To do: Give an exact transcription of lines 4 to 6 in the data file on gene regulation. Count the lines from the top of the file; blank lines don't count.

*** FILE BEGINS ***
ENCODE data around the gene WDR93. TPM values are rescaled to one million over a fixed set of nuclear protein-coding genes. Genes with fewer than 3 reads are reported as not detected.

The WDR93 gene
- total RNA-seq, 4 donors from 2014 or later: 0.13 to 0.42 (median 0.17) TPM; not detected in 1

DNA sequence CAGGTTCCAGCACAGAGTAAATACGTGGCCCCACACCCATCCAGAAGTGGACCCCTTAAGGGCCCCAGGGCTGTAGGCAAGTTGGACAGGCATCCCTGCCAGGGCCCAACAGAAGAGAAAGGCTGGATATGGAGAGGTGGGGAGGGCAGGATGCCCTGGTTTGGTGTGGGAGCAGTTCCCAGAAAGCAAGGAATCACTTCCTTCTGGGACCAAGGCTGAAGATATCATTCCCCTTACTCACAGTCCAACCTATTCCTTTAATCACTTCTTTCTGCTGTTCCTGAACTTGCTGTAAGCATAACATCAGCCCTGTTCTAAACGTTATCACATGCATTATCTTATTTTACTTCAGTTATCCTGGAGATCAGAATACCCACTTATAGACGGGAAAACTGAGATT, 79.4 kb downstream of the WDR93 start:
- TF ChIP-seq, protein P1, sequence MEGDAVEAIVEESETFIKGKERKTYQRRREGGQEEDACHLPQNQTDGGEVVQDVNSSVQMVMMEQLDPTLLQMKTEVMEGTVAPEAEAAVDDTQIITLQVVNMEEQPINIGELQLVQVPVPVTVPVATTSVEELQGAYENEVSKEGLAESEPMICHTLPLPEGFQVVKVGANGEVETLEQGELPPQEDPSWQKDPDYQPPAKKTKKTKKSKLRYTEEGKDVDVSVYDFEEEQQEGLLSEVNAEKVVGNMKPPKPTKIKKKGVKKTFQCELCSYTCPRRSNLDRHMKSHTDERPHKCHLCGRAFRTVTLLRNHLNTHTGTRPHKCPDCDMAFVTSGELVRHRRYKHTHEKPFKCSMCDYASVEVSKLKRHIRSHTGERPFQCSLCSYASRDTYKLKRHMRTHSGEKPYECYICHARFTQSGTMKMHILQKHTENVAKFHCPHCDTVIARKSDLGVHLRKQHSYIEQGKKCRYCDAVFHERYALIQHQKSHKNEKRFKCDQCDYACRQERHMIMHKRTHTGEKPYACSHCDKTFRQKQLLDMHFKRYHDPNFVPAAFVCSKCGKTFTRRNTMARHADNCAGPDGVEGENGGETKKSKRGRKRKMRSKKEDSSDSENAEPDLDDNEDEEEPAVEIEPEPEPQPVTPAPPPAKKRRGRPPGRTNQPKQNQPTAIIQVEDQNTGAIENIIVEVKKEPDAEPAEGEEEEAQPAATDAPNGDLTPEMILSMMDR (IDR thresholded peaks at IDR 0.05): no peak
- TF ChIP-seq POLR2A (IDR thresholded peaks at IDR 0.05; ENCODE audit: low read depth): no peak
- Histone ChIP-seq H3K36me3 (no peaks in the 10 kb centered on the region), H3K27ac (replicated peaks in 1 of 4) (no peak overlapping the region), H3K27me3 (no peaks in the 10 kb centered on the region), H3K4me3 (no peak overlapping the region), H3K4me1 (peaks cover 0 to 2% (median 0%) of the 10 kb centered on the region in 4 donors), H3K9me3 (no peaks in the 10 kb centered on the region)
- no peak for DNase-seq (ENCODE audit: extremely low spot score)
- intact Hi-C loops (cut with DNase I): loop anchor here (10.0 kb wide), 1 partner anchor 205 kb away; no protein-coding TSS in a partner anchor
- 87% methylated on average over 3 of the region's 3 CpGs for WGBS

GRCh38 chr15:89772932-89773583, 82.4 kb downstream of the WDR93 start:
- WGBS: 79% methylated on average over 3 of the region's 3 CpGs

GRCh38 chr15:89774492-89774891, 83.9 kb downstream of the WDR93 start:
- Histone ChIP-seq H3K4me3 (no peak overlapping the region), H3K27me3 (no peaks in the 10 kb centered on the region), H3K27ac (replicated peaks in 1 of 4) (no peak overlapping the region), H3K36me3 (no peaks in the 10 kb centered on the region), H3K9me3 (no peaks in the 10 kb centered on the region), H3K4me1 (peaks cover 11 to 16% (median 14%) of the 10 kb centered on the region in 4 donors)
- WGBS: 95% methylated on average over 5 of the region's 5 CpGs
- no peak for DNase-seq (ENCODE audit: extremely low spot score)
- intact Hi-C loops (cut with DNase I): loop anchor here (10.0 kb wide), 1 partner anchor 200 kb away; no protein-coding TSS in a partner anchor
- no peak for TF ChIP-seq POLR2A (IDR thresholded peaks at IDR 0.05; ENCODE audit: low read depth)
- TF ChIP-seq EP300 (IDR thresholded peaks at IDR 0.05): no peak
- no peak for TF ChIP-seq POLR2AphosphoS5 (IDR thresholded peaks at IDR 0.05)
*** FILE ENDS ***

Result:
DNA sequence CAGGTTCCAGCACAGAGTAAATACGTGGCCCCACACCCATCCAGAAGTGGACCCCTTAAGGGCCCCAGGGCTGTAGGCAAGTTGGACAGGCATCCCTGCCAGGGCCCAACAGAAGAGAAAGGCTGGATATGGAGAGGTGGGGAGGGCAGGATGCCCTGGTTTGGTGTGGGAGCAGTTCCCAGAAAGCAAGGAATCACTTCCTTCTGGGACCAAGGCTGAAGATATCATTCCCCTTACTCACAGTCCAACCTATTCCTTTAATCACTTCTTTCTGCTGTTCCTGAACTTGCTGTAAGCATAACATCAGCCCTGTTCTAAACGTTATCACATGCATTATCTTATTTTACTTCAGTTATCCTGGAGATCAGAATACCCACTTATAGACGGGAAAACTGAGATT, 79.4 kb downstream of the WDR93 start:
- TF ChIP-seq, protein P1, sequence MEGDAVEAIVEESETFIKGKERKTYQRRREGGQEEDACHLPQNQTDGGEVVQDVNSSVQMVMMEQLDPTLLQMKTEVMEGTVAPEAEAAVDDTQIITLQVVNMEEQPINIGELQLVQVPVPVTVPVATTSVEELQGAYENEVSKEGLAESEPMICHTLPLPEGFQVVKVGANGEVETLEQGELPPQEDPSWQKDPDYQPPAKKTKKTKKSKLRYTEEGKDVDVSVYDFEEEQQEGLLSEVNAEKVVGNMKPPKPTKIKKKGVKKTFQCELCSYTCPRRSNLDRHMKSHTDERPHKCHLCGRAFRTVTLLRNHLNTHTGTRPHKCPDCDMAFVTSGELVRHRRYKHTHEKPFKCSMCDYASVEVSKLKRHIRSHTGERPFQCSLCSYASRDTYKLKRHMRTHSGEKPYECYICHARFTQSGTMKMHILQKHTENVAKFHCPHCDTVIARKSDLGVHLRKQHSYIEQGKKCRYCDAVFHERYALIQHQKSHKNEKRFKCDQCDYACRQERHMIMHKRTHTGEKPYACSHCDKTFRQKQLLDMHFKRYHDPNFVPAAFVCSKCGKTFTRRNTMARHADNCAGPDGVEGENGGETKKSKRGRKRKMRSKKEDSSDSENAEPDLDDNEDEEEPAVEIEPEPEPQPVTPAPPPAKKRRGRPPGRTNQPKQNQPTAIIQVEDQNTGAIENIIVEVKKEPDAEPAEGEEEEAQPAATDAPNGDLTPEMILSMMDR (IDR thresholded peaks at IDR 0.05): no peak
- TF ChIP-seq POLR2A (IDR thresholded peaks at IDR 0.05; ENCODE audit: low read depth): no peak